Tuesday night I watched the election returns with a group of friends including an 11-year-old boy. He was well informed and articulate, and I enjoyed hearing his perceptive comments as the results poured in. At ten o'clock, when Mr Obama's electoral tally passed the necessary 270, I wished you were in the room too. I would have enjoyed spending that historic moment with you.
I couldn't help thinking back to the presidential election of 1960, when I was a 12-year-old eighth-grader.
John F. Kennedy
I was passionately interested in that presidential campaign. The contenders were John F. Kennedy, a Catholic, and Richard M. Nixon, a lapsed Quaker. Many Protestants were terrified. Norman Vincent Peale, an extremely prominent author and minister, had written that if a Catholic became president, American culture and freedom of speech would be at risk. I believed the fearmongers, and when I awoke the day after the election to learn that Kennedy had won (it took a long time to count all those paper ballots), I was scared.
I don't know how you feel about the election of 2008. I know how Texas voted, so I am guessing that you know people who aren't too happy about the results. Some are even afraid. Here are some wise and calming words from Michael Gerson, speechwriter to President George W. Bush for several years, about why all of us can be proud to call Barack Obama "Mr President":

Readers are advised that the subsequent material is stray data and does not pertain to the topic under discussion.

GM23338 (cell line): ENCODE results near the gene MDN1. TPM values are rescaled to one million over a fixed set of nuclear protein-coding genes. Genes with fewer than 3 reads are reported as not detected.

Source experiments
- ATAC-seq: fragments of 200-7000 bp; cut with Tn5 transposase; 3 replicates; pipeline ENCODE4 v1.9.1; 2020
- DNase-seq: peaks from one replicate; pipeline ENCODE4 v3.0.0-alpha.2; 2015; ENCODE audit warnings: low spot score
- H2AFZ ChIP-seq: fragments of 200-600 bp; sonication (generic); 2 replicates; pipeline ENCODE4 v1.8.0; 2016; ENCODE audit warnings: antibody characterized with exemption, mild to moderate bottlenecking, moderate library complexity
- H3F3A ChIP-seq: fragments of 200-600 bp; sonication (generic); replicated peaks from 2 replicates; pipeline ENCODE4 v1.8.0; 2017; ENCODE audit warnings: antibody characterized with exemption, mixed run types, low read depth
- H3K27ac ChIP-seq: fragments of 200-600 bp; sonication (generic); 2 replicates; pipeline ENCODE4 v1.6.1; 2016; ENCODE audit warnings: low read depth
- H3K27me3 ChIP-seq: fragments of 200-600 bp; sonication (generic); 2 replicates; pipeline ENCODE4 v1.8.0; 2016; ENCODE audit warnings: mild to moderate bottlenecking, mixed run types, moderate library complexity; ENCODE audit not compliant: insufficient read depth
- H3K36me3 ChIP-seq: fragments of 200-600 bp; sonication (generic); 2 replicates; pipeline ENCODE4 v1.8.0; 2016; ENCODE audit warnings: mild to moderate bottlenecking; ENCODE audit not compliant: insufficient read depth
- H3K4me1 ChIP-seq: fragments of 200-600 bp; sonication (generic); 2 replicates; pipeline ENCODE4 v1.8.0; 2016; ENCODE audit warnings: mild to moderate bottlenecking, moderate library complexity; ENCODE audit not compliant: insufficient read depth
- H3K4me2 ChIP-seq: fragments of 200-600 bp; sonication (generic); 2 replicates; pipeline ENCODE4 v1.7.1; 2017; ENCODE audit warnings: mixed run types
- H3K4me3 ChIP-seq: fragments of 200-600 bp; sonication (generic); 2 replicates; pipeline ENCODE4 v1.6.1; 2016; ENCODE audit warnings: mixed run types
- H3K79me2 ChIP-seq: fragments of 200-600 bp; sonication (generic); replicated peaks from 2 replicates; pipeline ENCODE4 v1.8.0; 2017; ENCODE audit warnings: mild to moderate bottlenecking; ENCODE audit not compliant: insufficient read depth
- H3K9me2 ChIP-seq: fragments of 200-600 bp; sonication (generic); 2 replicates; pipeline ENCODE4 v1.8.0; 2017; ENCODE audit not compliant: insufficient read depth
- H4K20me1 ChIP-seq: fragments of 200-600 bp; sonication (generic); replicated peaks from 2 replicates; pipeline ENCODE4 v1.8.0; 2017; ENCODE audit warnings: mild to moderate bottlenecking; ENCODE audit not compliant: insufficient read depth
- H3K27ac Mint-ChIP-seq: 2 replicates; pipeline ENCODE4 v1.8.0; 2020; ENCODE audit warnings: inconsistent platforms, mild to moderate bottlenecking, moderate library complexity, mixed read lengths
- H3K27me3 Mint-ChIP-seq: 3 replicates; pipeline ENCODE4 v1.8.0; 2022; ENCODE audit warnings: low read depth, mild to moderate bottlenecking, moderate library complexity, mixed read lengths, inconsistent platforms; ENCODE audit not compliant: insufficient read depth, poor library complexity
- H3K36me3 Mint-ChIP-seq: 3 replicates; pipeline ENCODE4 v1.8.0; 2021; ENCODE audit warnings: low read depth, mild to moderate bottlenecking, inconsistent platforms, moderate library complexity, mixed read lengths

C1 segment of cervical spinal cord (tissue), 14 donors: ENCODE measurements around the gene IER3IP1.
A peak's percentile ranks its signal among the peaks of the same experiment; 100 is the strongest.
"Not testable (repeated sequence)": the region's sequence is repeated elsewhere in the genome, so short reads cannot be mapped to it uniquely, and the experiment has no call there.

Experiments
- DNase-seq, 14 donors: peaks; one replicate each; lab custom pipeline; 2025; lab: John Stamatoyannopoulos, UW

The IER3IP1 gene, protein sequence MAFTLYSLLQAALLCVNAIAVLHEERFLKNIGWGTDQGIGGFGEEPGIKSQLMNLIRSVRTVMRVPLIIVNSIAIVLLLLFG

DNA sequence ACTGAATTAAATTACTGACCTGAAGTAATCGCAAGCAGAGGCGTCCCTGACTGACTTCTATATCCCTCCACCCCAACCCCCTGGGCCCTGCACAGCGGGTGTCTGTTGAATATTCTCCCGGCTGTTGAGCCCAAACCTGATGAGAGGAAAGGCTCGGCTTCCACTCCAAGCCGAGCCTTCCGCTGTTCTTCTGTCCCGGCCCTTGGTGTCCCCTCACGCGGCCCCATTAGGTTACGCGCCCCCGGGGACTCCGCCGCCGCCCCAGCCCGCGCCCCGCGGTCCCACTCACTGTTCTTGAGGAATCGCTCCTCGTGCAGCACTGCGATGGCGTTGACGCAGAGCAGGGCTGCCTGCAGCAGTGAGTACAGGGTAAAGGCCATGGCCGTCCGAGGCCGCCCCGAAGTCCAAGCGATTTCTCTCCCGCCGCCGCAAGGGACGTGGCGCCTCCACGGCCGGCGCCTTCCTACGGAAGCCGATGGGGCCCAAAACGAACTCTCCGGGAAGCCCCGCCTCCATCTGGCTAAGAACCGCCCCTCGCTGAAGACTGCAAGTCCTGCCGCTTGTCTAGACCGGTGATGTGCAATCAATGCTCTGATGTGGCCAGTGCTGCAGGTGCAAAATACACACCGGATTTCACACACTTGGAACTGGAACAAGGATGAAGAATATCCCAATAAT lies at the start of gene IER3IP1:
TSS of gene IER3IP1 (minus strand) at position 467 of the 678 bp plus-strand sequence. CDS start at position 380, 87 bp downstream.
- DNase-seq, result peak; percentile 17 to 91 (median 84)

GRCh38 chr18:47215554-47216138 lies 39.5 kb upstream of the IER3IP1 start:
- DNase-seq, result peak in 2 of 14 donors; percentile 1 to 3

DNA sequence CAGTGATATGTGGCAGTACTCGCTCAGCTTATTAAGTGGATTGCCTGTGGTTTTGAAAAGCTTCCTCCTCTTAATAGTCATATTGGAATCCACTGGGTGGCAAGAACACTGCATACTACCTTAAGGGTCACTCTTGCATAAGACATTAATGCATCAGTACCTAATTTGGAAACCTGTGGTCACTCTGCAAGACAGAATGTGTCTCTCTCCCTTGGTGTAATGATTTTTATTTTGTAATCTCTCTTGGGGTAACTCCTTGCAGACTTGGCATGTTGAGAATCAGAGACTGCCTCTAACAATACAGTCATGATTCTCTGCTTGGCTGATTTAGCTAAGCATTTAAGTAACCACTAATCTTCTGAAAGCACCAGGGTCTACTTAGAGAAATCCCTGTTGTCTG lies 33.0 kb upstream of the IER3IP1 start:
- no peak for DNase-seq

This presidency in particular should be a source of pride even for those who do not share its priorities. An African American will take the oath of office blocks from where slaves were once housed in pens and sold for profit. He will sleep in a house built in part by slave labor, near the room where Lincoln signed the Emancipation Proclamation with firm hand. He will host dinners where Teddy Roosevelt in 1901 entertained the first African American to be a formal dinner guest in the White House; command a military that was not officially integrated until 1948. Every event, every act, will complete a cycle of history. It will be the most dramatic possible demonstration that the promise of America -- so long deferred -- is not a lie.